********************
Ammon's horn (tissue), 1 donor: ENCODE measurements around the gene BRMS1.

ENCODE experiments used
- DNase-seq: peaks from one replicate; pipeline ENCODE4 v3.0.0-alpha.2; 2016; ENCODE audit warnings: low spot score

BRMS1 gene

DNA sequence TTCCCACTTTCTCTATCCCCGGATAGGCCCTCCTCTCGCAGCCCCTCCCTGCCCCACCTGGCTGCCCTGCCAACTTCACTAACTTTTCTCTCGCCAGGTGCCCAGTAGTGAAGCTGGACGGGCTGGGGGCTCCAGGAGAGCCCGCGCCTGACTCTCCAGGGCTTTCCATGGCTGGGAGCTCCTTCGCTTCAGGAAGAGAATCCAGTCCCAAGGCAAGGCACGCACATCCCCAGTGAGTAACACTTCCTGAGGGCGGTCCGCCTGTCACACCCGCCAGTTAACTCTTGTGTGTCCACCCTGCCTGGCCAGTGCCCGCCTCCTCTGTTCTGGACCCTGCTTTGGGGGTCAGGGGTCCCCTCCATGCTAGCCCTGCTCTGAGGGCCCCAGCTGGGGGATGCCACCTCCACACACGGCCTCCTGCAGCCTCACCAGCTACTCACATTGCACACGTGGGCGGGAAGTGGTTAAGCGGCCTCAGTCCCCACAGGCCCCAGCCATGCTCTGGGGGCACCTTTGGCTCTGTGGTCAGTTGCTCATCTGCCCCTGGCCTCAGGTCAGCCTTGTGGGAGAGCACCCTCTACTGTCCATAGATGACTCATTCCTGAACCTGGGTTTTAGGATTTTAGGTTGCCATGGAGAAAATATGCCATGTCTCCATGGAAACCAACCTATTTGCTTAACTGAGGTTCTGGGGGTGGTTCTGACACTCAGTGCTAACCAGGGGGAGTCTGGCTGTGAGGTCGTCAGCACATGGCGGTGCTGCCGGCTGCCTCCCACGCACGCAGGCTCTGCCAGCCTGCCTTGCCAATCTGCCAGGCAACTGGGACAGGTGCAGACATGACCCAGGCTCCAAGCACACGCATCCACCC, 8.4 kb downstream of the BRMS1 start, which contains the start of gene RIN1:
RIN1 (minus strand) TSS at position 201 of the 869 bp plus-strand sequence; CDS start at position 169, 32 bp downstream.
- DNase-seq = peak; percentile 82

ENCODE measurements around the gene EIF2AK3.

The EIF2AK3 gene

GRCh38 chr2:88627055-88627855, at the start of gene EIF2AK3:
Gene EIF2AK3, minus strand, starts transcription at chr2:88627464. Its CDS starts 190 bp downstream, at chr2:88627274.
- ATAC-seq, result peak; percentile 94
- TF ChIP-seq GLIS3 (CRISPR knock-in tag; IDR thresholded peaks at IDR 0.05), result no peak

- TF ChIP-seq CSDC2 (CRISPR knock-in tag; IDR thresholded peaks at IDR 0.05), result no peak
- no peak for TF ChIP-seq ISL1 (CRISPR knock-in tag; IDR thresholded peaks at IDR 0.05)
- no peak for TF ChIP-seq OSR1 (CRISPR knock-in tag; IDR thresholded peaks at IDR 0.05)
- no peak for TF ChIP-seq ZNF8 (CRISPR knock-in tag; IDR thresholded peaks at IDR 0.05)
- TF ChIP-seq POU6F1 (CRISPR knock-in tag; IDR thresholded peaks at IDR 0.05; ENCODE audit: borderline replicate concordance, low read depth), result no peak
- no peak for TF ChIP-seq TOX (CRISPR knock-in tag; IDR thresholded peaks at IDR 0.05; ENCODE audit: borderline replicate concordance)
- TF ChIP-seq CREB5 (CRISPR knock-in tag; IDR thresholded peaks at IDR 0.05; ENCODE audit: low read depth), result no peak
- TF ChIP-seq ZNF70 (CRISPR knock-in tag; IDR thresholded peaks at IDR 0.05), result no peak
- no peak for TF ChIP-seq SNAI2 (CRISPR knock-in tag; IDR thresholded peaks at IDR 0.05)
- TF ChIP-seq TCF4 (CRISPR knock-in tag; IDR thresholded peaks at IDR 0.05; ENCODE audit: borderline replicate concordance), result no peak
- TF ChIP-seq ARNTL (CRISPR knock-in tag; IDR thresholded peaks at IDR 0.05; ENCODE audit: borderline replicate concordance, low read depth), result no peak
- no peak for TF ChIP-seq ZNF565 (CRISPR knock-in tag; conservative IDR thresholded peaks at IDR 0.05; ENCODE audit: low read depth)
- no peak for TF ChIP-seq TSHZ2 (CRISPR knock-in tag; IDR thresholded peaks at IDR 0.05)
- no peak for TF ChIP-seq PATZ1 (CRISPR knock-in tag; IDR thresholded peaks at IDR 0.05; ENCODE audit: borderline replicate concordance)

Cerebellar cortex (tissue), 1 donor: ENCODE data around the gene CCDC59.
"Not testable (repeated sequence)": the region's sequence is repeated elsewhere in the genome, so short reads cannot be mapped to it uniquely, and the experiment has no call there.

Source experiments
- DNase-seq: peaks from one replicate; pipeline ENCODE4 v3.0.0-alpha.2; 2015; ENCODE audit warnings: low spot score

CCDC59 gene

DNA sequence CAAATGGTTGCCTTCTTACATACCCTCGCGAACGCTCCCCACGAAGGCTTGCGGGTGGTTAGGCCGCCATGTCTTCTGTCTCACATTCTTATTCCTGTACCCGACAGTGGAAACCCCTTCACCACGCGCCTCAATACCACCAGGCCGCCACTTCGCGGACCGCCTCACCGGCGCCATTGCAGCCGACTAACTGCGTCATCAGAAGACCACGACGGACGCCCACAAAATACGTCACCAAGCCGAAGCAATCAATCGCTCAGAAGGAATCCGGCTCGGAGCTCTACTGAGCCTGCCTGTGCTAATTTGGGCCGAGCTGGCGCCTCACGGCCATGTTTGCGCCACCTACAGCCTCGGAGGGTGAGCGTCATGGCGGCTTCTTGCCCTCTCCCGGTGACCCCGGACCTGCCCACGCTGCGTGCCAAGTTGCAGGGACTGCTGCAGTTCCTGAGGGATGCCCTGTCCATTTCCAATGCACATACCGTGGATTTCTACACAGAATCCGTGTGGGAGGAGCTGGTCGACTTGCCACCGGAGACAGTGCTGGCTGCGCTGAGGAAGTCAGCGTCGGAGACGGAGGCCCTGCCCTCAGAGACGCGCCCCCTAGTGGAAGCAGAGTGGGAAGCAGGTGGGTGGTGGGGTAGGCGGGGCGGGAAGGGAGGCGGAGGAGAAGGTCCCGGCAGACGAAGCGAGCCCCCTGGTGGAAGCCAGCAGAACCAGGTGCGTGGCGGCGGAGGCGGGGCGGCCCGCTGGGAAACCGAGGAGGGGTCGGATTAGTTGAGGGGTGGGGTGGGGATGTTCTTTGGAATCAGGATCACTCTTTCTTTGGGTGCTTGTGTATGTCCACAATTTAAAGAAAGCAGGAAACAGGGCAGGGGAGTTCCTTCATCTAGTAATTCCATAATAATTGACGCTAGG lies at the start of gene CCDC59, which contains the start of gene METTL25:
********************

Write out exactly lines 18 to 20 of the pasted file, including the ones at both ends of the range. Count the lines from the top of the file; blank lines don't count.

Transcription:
- TF ChIP-seq POU6F1 (CRISPR knock-in tag; IDR thresholded peaks at IDR 0.05; ENCODE audit: borderline replicate concordance, low read depth), result no peak
- no peak for TF ChIP-seq TOX (CRISPR knock-in tag; IDR thresholded peaks at IDR 0.05; ENCODE audit: borderline replicate concordance)
- TF ChIP-seq CREB5 (CRISPR knock-in tag; IDR thresholded peaks at IDR 0.05; ENCODE audit: low read depth), result no peak